In our passion for our field of expertise, we are very interested in all relevant research on ventilation. There is lots to learn from studies of Universities, performance gap studies and experience from other partners, in order to find out what works, what works better and what does not work. As such we are part of the HEMAC Research Network (Health Effects of Modern Airtight Construction).
Following is a summary of the particular goal of the HEMAC network:
Awareness of the impacts of climate change, rising energy prices, fuel poverty and a demand for energy security have prompted significant changes in design thinking, construction practice and building legislation aimed at reducing energy use and CO2 emissions. A particular example of this is the increasing requirements for air-tightness in housing. Whilst this achieves a primary objective of reducing heat loss through ventilation, other requirements for ventilation have not kept pace and there is emerging evidence of poor indoor air quality and inadequate ventilation. This in turn has been linked to a multitude of public health issues, particularly for conditions such as asthma, allergies and COPD that are all known to be exacerbated by poor air quality.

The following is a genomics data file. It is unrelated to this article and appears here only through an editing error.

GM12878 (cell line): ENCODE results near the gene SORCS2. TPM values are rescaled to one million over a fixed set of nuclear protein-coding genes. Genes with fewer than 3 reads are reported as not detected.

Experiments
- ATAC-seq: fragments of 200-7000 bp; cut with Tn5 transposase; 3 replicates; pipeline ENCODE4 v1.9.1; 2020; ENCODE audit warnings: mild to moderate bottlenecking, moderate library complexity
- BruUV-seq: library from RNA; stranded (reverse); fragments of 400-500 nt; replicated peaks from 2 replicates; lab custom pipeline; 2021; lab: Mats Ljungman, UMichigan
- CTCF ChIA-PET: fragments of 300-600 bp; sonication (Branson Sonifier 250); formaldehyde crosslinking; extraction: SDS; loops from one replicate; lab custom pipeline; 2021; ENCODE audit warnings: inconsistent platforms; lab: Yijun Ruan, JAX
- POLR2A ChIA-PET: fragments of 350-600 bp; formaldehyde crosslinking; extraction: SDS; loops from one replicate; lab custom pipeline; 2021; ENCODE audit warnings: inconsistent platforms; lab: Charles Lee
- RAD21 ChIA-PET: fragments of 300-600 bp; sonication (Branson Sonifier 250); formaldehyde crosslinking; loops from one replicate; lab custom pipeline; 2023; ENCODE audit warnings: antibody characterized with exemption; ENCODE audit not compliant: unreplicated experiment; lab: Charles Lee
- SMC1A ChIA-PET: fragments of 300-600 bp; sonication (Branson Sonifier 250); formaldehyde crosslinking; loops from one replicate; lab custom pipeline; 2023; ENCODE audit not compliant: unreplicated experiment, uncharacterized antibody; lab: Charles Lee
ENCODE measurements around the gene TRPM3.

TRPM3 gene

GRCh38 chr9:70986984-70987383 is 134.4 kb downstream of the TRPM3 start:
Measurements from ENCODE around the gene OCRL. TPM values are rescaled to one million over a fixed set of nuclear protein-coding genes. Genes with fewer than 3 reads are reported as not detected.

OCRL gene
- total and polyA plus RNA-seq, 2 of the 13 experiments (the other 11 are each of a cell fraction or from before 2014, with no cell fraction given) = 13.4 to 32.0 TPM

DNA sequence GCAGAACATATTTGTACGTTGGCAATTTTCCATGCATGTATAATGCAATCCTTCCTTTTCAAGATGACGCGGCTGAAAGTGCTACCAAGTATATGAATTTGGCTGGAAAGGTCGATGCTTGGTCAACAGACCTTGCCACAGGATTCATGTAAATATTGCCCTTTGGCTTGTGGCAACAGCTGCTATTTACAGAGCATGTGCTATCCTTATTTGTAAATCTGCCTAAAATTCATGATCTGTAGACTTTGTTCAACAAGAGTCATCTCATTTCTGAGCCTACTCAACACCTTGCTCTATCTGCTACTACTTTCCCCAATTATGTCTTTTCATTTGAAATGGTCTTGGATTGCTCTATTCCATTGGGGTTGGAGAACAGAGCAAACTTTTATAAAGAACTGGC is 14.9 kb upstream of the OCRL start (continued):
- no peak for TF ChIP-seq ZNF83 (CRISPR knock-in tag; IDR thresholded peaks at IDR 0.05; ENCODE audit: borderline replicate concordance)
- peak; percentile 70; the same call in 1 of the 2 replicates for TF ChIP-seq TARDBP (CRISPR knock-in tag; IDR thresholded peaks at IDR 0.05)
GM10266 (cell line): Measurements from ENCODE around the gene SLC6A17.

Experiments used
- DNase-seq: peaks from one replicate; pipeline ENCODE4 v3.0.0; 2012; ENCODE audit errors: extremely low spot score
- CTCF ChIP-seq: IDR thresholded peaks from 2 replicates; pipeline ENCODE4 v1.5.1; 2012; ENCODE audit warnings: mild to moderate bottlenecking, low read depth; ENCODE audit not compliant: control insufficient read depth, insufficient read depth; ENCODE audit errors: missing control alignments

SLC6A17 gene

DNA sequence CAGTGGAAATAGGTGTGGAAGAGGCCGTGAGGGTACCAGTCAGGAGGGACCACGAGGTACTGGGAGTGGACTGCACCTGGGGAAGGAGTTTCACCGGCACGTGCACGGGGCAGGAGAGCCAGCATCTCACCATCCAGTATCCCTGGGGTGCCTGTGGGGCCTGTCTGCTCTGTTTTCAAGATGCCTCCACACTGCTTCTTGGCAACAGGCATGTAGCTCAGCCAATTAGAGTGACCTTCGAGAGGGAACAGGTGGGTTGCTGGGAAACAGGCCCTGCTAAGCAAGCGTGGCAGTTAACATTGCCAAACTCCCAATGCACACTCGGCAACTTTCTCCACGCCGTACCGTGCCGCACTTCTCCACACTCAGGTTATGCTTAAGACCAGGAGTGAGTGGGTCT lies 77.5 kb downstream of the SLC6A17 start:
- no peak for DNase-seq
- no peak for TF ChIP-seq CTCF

Our goal is to bring public health and building professionals together to identify shared research questions and develop ways of addressing these issues, with an overall aim of supporting the design of healthy, low energy homes. Despite shared interests between the built environment, environmental health and medical research communities, they are generally not well connected. The programme therefore aims to bridge the gap between these complementary fields, providing a platform for collaboration while facilitating knowledge exchange to the built environment industries, such as housing associations and architects. The programme will involve a trans-disciplinary team comprising of academics and industry professionals from the fields of respiratory health, indoor air quality, ventilation, microbiology, environmental design, architecture and construction.
To go to the HEMAC webpage, please click here: https://hemacnetwork.com/